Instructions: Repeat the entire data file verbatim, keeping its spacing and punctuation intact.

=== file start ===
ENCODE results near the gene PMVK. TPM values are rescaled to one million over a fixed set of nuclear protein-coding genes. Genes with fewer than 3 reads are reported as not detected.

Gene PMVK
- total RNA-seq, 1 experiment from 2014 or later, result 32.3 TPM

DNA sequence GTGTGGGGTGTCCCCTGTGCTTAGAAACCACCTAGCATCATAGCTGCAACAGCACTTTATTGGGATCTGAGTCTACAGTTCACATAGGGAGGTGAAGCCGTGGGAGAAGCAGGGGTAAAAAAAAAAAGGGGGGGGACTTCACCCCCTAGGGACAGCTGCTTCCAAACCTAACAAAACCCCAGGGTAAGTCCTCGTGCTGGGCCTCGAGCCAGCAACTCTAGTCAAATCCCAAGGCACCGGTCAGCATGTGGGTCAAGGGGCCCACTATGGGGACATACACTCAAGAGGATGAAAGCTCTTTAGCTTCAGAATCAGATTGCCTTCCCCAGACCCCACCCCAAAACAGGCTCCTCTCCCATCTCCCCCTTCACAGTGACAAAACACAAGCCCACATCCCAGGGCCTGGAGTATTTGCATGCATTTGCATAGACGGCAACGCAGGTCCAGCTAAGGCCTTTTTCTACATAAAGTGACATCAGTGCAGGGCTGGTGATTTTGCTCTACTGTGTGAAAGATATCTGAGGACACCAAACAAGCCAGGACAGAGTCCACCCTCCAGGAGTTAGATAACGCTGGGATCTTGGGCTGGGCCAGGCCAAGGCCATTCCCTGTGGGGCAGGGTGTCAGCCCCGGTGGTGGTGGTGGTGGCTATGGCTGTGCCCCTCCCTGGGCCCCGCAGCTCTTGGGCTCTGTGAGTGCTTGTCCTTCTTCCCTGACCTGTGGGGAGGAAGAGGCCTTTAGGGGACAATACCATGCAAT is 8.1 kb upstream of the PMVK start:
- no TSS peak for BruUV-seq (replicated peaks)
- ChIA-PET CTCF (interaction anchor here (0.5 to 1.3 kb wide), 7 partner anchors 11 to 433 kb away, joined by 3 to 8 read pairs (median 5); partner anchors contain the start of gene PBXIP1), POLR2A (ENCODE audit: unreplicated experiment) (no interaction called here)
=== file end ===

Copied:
ENCODE results near the gene PMVK. TPM values are rescaled to one million over a fixed set of nuclear protein-coding genes. Genes with fewer than 3 reads are reported as not detected.

Gene PMVK
- total RNA-seq, 1 experiment from 2014 or later, result 32.3 TPM

DNA sequence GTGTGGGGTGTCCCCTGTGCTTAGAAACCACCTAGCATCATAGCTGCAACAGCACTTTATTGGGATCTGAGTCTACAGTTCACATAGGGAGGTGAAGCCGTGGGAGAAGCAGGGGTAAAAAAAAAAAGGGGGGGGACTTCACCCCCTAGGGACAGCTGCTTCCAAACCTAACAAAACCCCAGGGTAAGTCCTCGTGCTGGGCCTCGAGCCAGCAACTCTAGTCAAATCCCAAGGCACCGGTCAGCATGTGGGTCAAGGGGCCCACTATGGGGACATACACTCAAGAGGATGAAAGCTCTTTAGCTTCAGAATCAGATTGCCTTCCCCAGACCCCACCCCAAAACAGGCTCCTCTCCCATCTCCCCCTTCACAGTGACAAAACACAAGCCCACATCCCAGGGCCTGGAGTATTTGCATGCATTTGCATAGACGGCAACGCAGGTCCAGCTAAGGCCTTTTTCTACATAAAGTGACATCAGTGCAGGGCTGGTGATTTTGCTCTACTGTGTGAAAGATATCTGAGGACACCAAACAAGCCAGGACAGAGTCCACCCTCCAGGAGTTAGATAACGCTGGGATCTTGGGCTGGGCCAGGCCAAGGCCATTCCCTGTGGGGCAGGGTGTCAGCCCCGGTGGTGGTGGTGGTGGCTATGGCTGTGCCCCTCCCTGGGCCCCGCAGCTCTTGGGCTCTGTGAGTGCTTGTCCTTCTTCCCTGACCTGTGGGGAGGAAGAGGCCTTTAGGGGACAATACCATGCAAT is 8.1 kb upstream of the PMVK start:
- no TSS peak for BruUV-seq (replicated peaks)
- ChIA-PET CTCF (interaction anchor here (0.5 to 1.3 kb wide), 7 partner anchors 11 to 433 kb away, joined by 3 to 8 read pairs (median 5); partner anchors contain the start of gene PBXIP1), POLR2A (ENCODE audit: unreplicated experiment) (no interaction called here)